Politics

Do You Really Have to Watch the Debates?

And five other questions we have about the two upcoming Democratic showdowns.

Collage of Bill de Blasio, Tim Ryan, Julian Castro, Cory Booker, Elizabeth Warren, Amy Klobuchar, Tulsi Gabbard, Jay Inslee, John Delaney, Marianne Williamson, John Hickenlooper, Andrew Yang, Pete Buttigieg, Joe Biden, Bernie Sanders, Kamala Harris, Kirsten Gillibrand, Michael Bennet, and Eric Swalwell.
Photo illustration by Slate. Photos by Win McNamee/Getty Images, Sean Rayford/Getty Images, JOSH EDELSON/AFP/Getty Images, Ethan Miller/Getty Images, Drew Angerer/Getty Images, Scott Olson/Getty Images, Nicholas Hunt/Getty Images, and Zach Gibson/Getty Images.

Over the course of four hours Wednesday and Thursday nights, the Democratic presidential candidates will debate for the first time this cycle. That’s both an excruciatingly long time to listen to Democrats and not much time at all, since those four hours will be divided among 20 candidates. The debates, in Miami, will run from 9 to 11 p.m. each night on NBC.

The debate lineups, thanks to the Democratic National Committee and its propensity for meddling, lack coherence. On Wednesday night, the fastest-rising candidate in the field, Elizabeth Warren, will not face off against the other first-tier candidates. Instead, she will debate Cory Booker, Beto O’Rourke, Amy Klobuchar, Bill de Blasio, Tim Ryan, Julian Castro, Jay Inslee, John Delaney, and Tulsi Gabbard. On Thursday, front-runner Joe Biden will face off against Bernie Sanders, Kamala Harris, John Hickenlooper, Eric Swalwell, Michael Bennet, Kirsten Gillibrand, Andrew Yang, Pete Buttigieg, and Marianne Williamson. Candidates Steve Bullock, Seth Moulton, and Wayne Messam did not qualify for the debates, nor did Mike Gravel, whose presidential campaign exists on a conceptual plane accessible only by teens.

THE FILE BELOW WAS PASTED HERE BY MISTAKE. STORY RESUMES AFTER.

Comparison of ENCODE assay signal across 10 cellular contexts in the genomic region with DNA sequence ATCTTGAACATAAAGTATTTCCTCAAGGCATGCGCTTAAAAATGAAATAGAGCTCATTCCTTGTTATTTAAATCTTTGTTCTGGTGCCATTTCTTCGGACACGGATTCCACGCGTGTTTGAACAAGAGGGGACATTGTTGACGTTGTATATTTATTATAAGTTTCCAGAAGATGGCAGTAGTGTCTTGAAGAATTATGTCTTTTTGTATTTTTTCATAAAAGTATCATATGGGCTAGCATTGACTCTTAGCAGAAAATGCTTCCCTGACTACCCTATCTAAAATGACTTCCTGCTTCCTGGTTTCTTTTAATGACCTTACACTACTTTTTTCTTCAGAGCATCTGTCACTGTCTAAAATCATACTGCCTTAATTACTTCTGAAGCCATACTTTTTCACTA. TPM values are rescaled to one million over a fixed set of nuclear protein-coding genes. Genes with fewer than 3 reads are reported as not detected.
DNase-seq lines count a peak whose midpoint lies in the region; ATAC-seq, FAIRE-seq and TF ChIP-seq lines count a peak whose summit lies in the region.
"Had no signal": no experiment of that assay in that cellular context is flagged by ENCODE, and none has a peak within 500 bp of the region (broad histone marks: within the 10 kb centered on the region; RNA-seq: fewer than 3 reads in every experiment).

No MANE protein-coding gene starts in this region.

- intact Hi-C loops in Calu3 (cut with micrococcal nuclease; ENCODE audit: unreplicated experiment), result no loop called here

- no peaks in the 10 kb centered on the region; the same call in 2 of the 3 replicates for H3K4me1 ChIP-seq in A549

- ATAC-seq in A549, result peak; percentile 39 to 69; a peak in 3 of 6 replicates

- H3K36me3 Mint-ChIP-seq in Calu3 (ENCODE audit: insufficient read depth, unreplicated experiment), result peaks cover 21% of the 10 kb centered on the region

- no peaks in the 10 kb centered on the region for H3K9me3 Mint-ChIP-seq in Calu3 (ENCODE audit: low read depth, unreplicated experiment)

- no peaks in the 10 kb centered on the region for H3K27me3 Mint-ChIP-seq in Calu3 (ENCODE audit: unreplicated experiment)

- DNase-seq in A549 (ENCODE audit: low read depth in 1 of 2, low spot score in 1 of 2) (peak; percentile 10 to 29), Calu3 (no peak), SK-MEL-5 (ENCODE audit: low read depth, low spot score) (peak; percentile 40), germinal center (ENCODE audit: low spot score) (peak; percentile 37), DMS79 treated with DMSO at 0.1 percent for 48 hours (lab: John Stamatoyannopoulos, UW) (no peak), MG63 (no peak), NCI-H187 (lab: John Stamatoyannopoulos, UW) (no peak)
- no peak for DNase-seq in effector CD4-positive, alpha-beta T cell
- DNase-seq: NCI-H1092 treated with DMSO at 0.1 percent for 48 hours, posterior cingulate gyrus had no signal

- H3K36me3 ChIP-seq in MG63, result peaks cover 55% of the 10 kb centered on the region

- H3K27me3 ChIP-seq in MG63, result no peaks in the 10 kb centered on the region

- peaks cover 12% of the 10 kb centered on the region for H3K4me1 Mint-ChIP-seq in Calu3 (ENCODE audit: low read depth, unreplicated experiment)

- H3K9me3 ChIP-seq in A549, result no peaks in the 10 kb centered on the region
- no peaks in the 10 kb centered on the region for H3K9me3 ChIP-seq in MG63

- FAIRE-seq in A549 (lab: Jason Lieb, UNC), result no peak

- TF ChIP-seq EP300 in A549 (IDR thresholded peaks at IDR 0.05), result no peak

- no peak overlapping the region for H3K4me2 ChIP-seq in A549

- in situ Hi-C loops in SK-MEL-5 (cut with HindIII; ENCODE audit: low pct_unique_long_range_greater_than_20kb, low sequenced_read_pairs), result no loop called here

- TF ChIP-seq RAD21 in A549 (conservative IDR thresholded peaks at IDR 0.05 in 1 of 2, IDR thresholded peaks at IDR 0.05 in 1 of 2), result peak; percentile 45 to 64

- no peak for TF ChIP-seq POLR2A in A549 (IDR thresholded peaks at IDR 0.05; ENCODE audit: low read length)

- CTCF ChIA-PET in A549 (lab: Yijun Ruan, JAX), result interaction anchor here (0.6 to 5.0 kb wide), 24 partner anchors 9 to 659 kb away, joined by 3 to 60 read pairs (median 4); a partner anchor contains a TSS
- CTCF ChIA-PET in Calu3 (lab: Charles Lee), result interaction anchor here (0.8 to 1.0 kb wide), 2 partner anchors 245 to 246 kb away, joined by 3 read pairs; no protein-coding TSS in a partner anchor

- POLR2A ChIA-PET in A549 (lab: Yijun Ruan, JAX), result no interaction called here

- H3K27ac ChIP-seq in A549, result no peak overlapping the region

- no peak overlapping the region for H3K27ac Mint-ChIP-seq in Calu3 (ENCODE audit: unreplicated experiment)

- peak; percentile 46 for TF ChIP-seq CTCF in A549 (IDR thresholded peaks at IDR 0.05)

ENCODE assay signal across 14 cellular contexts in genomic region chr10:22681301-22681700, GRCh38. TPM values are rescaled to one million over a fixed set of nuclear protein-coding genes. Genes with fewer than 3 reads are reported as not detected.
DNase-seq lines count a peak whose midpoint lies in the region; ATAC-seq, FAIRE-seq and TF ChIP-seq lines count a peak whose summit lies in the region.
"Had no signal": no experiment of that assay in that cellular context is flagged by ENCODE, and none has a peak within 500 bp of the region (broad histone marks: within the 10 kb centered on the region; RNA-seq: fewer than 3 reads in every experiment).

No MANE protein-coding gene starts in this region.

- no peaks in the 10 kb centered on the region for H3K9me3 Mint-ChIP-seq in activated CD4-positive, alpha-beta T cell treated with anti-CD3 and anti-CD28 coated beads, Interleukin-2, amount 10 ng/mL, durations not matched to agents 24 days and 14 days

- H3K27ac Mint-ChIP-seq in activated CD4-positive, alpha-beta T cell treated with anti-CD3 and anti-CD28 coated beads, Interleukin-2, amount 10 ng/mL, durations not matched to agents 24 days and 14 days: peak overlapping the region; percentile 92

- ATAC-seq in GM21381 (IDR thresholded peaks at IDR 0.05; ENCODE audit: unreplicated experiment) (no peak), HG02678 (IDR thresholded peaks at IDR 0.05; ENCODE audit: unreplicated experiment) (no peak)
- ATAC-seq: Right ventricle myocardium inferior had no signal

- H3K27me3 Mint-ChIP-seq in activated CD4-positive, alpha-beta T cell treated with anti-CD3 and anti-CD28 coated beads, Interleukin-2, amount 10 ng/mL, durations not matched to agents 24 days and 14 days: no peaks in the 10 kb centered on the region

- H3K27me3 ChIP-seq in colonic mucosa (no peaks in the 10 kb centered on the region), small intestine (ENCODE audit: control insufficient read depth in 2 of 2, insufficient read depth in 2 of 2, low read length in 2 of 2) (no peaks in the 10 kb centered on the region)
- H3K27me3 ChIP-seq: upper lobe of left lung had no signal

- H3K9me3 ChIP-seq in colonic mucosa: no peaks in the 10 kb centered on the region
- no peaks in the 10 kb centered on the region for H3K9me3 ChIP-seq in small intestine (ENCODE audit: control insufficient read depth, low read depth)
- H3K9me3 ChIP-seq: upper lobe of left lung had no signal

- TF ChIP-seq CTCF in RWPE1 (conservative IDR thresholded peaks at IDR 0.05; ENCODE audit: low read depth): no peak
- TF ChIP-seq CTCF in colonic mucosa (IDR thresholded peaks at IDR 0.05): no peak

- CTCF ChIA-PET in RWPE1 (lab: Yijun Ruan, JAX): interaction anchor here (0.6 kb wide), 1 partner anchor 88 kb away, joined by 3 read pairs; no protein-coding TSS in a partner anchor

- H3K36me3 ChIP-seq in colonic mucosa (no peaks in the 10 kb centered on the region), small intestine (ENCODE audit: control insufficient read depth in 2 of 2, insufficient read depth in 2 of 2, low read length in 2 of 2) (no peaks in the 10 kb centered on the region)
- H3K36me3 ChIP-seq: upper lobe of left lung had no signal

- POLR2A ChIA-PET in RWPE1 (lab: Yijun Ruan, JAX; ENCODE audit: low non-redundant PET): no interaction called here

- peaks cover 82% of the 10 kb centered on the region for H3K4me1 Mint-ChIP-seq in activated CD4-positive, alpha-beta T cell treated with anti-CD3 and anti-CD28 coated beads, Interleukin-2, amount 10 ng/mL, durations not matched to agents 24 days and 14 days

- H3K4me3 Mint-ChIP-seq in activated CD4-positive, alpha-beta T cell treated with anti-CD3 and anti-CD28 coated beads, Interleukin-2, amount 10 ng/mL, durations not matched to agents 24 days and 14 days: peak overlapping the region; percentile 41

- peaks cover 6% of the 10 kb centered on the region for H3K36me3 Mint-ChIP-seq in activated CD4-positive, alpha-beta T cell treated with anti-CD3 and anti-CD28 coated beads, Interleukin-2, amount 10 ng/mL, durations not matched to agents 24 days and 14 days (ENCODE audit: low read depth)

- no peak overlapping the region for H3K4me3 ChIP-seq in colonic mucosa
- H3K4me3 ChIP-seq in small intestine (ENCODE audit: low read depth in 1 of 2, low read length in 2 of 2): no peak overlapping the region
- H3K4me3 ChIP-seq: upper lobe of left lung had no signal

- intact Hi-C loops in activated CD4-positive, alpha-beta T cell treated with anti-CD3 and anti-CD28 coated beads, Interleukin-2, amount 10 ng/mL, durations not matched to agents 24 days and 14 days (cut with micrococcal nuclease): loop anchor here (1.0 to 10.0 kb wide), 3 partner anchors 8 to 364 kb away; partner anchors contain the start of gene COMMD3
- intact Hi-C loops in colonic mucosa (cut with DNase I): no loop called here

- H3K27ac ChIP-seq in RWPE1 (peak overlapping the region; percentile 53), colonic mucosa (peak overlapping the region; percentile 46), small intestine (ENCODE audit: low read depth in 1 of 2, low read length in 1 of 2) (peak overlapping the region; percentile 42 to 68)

For most of the long-shot candidates, these debates and the ones in July will mark both the first and last opportunities to catch a spark in their “what the hell, I guess I should run too?” campaigns, after which the debate threshold rises. Most of them—perhaps all of them—will fail.

But what else should we look out for in this indulgent, overstuffed double album of a debate debut?

Will they fight?

According to political consultants I’ve spoken with, the question of whether a candidate should attack fellow candidates in the first, early-cycle debate hinges on one thing: Is the candidate a moron? Because going negative in your national debut, especially before a Democratic electorate and its repulsive let’s-get-along-and-work-together ethos, can be a moronic move. No one is going to win the presidential contest in the first debate, but candidates can sharply drive up their own negatives by making distasteful first impressions with voters. The percentage play is for candidates to introduce themselves positively, squeeze in a viral line or two, and share their distinctive visions for the country’s future to the extent that they have them. It doesn’t mean they can’t debate. Candidates can explain how their health care plans are different or draw other policy distinctions. But it probably wouldn’t be wise, in June 2019, for a candidate with a realistic chance at the nomination to try lighting another candidate’s home on fire. (Metaphorically, that is. Literally lighting another candidate’s home on fire could play—we need boldness in our candidates, etc.)

That said, the contest has become chippier in the past couple of weeks, as Cory Booker and Joe Biden entered a multiday spat about whether it was OK to have segregationist Senate friends in the ’70s, while Bernie Sanders, who has spent months needling Joe Biden, fired a warning shot toward Elizabeth Warren. How Sanders, Buttigieg, and Harris treat Biden, especially, will be the most interesting dynamic. While he’s got the biggest target on his back and there’s plenty of material to use against him, Biden is still exceptionally popular among Democrats, and trying to take him out early could backfire. And taking out Biden also doesn’t mean that you, the candidate who did the deed, will inherit his support.